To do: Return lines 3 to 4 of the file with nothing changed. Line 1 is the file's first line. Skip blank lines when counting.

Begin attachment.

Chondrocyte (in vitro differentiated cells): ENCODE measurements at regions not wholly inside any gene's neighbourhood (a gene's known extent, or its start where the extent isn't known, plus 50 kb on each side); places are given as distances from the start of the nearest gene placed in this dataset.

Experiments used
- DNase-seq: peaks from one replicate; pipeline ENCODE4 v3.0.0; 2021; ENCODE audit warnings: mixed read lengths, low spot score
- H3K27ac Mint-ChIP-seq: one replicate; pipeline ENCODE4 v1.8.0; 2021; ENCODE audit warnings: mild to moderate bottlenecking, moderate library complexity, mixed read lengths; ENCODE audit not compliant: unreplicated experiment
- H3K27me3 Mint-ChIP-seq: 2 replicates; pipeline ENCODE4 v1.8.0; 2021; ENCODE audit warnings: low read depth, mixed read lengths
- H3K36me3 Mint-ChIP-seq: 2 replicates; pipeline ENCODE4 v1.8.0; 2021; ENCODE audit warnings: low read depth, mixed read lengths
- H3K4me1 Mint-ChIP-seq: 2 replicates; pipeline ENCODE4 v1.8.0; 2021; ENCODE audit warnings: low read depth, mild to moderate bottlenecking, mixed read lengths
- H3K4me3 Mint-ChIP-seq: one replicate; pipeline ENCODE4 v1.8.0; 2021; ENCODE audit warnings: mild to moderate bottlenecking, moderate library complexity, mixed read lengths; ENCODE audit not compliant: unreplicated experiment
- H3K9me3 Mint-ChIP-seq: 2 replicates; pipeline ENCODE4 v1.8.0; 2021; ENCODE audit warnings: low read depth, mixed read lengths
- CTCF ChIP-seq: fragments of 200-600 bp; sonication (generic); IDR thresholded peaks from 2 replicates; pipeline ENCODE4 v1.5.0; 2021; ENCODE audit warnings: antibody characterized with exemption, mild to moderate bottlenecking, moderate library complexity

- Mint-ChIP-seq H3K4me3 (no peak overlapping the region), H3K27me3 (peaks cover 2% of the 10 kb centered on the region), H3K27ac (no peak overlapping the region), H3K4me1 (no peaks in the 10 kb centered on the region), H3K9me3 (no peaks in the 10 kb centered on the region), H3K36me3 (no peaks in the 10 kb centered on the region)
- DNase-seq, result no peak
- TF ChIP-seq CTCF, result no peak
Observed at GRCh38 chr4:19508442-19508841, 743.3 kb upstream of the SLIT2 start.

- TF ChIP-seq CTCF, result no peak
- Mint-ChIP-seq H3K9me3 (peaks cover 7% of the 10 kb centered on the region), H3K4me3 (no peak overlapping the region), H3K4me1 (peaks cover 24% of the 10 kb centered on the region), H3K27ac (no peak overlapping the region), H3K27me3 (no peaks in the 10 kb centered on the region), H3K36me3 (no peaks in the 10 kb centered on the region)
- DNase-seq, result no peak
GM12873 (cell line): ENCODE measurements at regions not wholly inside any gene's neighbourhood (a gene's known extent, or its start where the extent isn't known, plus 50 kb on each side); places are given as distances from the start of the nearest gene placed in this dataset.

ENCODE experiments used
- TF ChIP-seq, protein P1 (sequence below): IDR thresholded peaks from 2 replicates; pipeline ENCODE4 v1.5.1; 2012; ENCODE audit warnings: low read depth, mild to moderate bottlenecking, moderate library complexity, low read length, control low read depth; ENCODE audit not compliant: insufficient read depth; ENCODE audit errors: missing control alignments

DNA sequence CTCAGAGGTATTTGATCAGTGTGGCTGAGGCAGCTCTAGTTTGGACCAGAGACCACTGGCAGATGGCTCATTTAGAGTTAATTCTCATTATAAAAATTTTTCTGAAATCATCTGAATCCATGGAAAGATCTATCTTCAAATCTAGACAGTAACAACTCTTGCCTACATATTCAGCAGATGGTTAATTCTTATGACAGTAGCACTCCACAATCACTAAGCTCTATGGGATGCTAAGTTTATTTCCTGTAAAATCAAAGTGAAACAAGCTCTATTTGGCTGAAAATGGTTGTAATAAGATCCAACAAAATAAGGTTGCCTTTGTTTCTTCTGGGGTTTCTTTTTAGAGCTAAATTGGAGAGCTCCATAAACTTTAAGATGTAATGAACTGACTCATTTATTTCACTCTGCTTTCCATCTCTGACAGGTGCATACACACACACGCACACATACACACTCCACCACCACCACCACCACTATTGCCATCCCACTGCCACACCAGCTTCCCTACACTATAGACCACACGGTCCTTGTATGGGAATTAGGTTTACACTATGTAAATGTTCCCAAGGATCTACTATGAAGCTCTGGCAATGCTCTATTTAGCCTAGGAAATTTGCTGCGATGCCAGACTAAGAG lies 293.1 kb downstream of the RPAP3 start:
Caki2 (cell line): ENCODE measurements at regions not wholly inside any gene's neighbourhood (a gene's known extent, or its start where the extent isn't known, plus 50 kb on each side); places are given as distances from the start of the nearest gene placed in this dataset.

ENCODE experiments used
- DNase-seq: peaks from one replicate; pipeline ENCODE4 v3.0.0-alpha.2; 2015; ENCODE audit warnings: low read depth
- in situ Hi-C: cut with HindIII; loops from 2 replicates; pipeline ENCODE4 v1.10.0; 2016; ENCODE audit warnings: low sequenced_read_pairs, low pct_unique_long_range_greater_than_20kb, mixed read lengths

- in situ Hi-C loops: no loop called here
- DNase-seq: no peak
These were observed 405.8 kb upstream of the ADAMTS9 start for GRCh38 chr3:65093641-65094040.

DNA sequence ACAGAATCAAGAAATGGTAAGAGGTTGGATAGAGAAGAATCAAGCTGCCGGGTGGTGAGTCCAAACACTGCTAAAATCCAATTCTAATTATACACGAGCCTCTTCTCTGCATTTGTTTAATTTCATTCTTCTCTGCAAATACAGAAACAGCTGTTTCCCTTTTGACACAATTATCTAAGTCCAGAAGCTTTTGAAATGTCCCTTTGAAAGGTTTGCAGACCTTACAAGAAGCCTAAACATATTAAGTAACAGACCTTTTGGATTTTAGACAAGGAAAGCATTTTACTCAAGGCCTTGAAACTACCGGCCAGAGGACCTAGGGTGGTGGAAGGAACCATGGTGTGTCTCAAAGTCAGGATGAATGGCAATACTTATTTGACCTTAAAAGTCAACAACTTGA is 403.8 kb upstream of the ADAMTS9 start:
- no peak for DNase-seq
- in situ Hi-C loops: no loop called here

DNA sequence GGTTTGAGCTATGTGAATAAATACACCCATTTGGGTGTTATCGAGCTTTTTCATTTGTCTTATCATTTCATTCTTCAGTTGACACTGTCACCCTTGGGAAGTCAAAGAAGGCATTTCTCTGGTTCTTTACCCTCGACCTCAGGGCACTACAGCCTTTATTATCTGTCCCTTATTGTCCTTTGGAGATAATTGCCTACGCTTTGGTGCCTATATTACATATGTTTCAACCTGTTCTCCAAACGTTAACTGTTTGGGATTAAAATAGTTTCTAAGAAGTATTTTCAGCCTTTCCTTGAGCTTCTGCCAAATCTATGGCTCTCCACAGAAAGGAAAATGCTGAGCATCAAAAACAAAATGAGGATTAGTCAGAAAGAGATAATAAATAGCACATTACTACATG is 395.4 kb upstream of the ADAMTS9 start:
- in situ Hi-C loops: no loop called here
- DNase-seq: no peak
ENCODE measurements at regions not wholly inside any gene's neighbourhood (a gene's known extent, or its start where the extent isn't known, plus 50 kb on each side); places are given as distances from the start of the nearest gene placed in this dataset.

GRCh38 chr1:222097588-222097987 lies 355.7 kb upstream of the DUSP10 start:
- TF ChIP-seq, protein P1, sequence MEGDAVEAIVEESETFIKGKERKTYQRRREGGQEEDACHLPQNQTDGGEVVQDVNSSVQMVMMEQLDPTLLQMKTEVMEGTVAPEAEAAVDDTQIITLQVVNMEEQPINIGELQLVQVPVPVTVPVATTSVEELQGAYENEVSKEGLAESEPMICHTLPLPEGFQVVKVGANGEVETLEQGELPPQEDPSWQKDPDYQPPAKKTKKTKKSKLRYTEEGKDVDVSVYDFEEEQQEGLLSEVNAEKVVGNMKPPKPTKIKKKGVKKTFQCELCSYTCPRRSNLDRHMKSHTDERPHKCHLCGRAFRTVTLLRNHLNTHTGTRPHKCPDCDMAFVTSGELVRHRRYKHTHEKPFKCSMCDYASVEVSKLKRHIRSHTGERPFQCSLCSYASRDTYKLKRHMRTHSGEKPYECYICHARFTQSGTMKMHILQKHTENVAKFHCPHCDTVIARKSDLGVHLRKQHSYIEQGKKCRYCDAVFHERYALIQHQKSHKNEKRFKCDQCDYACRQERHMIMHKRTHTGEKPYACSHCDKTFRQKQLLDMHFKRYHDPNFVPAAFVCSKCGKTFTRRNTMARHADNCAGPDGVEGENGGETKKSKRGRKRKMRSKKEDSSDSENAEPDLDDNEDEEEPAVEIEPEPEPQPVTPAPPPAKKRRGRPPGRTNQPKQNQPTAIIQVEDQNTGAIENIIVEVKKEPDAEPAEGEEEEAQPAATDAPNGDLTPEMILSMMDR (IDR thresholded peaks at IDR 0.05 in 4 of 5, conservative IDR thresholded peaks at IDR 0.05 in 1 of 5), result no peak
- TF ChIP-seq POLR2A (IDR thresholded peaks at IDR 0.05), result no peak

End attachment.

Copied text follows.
- DNase-seq: peaks from one replicate; pipeline ENCODE4 v3.0.0; 2021; ENCODE audit warnings: mixed read lengths, low spot score
- H3K27ac Mint-ChIP-seq: one replicate; pipeline ENCODE4 v1.8.0; 2021; ENCODE audit warnings: mild to moderate bottlenecking, moderate library complexity, mixed read lengths; ENCODE audit not compliant: unreplicated experiment